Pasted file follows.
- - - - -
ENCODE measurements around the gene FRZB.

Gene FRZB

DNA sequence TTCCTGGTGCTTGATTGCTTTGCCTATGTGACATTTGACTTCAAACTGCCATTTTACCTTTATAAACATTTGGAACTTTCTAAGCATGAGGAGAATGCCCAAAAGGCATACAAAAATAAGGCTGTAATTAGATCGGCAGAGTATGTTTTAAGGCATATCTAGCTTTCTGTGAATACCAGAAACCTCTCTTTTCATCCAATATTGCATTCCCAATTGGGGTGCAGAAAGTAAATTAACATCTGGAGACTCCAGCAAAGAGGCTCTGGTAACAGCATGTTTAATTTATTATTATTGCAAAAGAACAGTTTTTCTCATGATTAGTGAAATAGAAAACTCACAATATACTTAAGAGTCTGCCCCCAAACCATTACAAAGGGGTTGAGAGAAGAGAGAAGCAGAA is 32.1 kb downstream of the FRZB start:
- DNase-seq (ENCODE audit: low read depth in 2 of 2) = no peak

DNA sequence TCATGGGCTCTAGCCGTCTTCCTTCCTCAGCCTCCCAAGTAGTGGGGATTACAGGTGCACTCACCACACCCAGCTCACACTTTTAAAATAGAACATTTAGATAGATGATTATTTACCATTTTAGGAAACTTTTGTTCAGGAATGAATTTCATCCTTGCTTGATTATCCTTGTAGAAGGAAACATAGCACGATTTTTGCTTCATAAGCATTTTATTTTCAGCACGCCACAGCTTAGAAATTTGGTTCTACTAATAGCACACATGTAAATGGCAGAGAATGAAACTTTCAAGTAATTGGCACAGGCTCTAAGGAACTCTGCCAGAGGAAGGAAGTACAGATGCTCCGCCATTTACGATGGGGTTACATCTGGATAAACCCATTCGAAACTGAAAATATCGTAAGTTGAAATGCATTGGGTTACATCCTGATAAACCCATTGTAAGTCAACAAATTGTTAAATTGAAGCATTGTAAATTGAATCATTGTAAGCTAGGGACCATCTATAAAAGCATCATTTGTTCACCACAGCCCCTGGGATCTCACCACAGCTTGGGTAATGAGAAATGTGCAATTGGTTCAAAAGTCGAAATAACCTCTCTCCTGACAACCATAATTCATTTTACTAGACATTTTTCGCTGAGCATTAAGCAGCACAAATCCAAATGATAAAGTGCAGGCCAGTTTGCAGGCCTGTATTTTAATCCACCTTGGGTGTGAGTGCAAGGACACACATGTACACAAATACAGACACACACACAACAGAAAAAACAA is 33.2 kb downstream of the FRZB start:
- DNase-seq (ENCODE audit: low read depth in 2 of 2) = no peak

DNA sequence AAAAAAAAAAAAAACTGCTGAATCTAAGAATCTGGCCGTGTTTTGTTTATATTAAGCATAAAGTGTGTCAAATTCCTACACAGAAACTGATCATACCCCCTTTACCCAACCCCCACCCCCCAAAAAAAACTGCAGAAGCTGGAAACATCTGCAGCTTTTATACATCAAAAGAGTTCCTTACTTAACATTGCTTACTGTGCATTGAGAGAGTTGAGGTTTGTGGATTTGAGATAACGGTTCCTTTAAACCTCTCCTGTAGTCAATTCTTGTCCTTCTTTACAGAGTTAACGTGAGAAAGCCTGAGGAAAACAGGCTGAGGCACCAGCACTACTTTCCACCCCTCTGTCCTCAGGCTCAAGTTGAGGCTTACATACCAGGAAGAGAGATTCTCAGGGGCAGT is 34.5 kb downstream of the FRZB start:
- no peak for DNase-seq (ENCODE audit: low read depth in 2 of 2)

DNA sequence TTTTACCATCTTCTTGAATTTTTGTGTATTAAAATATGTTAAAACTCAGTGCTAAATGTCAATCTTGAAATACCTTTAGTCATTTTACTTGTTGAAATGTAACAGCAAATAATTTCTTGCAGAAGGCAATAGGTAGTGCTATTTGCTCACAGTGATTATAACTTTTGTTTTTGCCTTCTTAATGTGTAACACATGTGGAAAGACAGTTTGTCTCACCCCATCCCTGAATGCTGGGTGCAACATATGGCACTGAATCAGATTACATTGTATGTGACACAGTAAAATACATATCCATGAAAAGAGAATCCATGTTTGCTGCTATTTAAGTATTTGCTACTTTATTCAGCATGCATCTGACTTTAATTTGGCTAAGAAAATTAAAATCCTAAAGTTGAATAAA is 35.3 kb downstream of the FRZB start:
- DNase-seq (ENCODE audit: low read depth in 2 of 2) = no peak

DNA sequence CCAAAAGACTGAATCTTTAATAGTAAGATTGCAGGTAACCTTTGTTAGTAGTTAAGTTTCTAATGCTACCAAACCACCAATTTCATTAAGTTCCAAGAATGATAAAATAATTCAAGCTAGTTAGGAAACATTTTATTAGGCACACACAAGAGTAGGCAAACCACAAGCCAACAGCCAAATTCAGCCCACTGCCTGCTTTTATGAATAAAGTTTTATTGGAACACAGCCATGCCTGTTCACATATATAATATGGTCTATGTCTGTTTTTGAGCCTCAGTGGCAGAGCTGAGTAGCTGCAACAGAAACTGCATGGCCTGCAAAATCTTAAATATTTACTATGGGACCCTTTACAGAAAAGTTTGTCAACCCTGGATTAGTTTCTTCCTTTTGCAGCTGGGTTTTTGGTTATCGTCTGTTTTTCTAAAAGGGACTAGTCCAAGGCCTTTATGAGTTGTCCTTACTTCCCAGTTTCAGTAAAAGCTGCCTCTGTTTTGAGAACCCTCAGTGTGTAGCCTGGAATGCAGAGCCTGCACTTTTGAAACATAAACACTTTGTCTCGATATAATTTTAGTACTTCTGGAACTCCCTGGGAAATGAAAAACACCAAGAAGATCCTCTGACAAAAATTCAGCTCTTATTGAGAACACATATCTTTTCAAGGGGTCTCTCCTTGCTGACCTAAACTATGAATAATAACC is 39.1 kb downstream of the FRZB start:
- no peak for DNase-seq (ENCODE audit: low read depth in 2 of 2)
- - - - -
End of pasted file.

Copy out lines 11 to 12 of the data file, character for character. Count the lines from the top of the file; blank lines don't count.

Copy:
DNA sequence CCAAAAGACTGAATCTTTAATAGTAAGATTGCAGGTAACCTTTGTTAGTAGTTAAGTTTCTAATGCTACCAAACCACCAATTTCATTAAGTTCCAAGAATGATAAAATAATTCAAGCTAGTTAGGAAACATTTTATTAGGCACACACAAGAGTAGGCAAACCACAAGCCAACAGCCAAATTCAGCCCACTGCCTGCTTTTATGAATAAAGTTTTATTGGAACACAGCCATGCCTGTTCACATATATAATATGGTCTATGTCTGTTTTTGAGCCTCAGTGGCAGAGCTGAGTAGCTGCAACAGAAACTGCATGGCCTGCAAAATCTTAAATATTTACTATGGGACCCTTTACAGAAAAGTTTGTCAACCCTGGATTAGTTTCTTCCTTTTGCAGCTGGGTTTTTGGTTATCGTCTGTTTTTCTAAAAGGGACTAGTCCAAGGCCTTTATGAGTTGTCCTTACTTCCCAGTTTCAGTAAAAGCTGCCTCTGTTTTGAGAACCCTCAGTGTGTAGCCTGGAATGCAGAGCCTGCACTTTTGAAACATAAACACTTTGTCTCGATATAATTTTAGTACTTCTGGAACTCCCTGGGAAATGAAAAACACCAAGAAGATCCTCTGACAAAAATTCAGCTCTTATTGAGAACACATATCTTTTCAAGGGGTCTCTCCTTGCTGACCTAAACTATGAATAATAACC is 39.1 kb downstream of the FRZB start:
- no peak for DNase-seq (ENCODE audit: low read depth in 2 of 2)